The space probe wasn’t the only spacecraft in the outer solar system taking pictures and sending them home this month. While Cassini-Huygens captured images of Earth while facing the Americas, another of NASA’s robotic spacecraft—the Messenger—acquired images all of Europe, the Middle East, and Central Asia.

Messenger, the very first spacecraft to orbit Mercury, is taking photographs in search of natural satellites in the vicinity of the closest planet to the sun; and, it just so happens that Earth is included in pictures captured in the same time period as Cassini-Huygen’s photo shoot of Earth: July 19 and 20, 2013.

The Earth and Moon as seen from Mercury.

Engineers at Johns Hopkins University Applied Physics Laboratory in Laurel, Md., designed and built Messenger under NASA’s Discovery program.

This military and aerospace (mil/aero) geek has been excitedly delving into the images produced by these impressive spacecraft and their onboard electronics and imaging devices.

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29 July, 2013

The global aerospace market is alive and kicking, as is the latest aerospace attention-grabber: the Cassini-Huygens spacecraft. As a matter of fact, the novel craft equipped with an array of modern electronics systems just snapped an impressive photo—that of Earth from a distance of nearly 900 million miles (or 898,414,528 miles away, to be exact).

The image, captured on 19 July 2013 using RED (red filter) and CL2 (clear filter) filters, was received here on Earth the following day, 20 July. This military and aerospace (mil/aero) geek was and continues to be moved by the shot, which depicts the Earth as a little shiny dot—a speck in the photograph and in the universe.

NASA, via its social media channels, launched a global campaign in which those of us on this little blue planet were encouraged to wave at Saturn while the picture was being taken. Did you look up and say “cheese”?

The picture is part of a larger mosaic of the Saturn system backlit by the sun. This specific solar angle will enable scientists to closely examine highlights of the very small particulates that compose the rings of Saturn, as well as study the geometry and patterns they create.

The arrow is pointing at Earth. Did you wave?

Cassini-Huygens, considered to be “one of the most ambitious missions ever launched into space,” comprises the Cassini orbiter and the Huygens probe. It houses a wealth of powerful instruments and cameras with which to take accurate measurements and detailed images in various atmospheric conditions and light spectra; in fact, it is equipped for 27 diverse science investigations.

This geek hopes everyone had a chance to wave “hello” to the extra-planetary explorer. If you did, claim your certificate of participation at:

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26 July, 2013

NASA, having lofty goals and limited budget, is upping its game and being increasingly proactive about partnering with members of the commercial aerospace community.

In fact, NASA officials are requesting information from U.S. private enterprises interested in pursuing unfunded partnerships with the goal of advancing the development of commercial space products and services. To that end, they launched and posted online the Collaborations for Commercial Space Capabilities synopsis—available at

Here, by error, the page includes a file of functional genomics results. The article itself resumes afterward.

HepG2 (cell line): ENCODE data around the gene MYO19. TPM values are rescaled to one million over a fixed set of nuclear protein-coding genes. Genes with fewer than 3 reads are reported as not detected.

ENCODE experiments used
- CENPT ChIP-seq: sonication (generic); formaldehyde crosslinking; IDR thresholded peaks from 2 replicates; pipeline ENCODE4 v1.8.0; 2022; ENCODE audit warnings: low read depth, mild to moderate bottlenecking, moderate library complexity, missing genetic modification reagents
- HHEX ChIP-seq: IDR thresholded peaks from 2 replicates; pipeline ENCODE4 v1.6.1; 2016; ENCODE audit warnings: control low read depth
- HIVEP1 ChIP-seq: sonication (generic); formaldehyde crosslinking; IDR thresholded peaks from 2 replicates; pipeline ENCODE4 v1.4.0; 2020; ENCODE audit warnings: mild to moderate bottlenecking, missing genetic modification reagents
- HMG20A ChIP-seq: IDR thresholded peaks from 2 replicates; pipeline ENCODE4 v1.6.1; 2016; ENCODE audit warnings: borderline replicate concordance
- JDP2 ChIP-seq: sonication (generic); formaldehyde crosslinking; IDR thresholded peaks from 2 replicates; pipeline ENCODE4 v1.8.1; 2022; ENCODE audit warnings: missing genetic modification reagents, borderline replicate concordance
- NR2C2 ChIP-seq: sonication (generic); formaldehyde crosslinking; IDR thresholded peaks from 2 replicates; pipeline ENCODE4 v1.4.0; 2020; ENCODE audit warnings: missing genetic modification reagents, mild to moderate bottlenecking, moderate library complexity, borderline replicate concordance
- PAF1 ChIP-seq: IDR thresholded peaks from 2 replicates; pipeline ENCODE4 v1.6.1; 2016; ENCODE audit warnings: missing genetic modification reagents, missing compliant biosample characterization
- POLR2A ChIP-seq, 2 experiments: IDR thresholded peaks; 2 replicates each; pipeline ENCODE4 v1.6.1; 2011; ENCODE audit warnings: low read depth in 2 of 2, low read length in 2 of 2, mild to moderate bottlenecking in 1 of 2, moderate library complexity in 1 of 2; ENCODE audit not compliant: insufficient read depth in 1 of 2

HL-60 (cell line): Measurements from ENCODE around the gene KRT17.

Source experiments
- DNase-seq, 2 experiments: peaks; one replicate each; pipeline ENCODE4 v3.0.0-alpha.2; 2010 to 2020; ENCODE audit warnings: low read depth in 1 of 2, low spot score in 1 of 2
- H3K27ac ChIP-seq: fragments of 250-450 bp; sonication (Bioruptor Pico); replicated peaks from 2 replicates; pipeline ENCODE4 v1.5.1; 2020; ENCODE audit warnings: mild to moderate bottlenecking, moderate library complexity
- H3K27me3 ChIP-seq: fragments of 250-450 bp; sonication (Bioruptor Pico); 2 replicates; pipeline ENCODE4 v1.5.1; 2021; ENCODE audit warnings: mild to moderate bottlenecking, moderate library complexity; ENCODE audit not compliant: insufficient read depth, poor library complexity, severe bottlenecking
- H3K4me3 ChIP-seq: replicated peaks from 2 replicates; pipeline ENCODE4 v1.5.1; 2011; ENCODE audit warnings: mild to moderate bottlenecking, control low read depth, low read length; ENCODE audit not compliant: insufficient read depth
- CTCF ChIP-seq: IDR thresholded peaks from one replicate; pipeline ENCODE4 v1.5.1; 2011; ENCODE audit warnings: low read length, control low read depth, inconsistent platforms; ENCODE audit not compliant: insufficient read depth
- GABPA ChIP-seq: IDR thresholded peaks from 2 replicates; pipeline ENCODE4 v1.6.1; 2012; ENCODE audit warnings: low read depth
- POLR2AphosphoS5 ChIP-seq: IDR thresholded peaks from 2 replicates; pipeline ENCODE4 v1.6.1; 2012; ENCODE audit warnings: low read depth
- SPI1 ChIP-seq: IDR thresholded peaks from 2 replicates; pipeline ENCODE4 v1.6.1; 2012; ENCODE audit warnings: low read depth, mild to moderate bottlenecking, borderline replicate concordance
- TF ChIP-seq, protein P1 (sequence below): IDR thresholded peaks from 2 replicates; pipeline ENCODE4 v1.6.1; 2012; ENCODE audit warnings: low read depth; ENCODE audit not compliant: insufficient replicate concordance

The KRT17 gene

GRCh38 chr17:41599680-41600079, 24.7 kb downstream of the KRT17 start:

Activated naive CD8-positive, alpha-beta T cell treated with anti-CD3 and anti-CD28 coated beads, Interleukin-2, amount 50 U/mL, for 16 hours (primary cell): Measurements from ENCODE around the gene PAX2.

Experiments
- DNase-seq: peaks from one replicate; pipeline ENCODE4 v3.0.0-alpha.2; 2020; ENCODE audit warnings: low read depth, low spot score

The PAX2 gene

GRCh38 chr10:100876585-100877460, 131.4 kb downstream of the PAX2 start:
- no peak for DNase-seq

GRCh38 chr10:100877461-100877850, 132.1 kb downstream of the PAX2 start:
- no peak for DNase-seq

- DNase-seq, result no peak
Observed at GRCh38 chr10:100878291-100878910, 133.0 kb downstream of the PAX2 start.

The synopsis describes a “potential opportunity” for non-profit and for-profit organizations to tap into and benefit from NASA’s extensive spaceflight expertise to achieve mutually beneficial space exploration goals. According to a NASA spokesperson, the new aerospace partnerships are intended to help companies accelerate their own development efforts, while also advancing the commercial space industry—something which can bring national and perhaps global economic benefits. The primary goals, certainly, are to enhance the U.S. aerospace industrial base and to bring about the availability of cost-effective commercial products and services that support human space exploration.

“As we have seen with NASA’s previous agreements with the private sector, U.S. companies could significantly benefit from the agency’s extensive experience and knowledge in spaceflight development and operations,” says NASA’s Director for Commercial Spaceflight Development Phil McAlister. “For new entrepreneurial efforts in space, NASA’s archive of lessons learned, technical expertise, and spaceflight data is an invaluable national resource and engine for new economic growth.”

This military and aerospace (mil/aero) geek is happy to see NASA officials reaching out to private industry. Would you partner with NASA to develop and advance commercial space capabilities?

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25 July, 2013

The United States and the Soviet Union were deeply embroiled in a space race. It was the U.S. vs. the U.S.S.R. when this military and aerospace (mil/aero) geek was a small, impressionable child (and a budding wannabe astronaut).

The value of the space program and funding to NASA were seldom, if ever, questioned in those days. It was a matter of pride, patriotic, inspiring, and so on. Putting people in space was a must. No question. In times of trying economies are tight budgets, however, as myriad aerospace geeks are well aware, monies allotted to NASA—especially those related to human spaceflight—are scrutinized.

Financial analysts currently estimate that it would cost in excess of $150 billion (U.S.) to finance the race to the Moon if we started today. To put that in perspective, the entire NASA budget proposed for 2014 is $16.6 billion. Clearly, NASA cannot do it alone—and NASA officials are smartly reaching out to industry.

This mil/aero geek is putting his faith squarely into the hands of the private sector for the next big boom in manned spaceflight—which he hopes to see in his lifetime. Several innovative companies are already actively filling in the gaps left by the retiring of the NASA Space Shuttle program. In fact, the Google Lunar X Prize is offering a cool $30 million dollars to the first privately funded team to land a robotic probe on the moon. Do more interesting prospects lie on the other moons in the solar system? Let’s find out!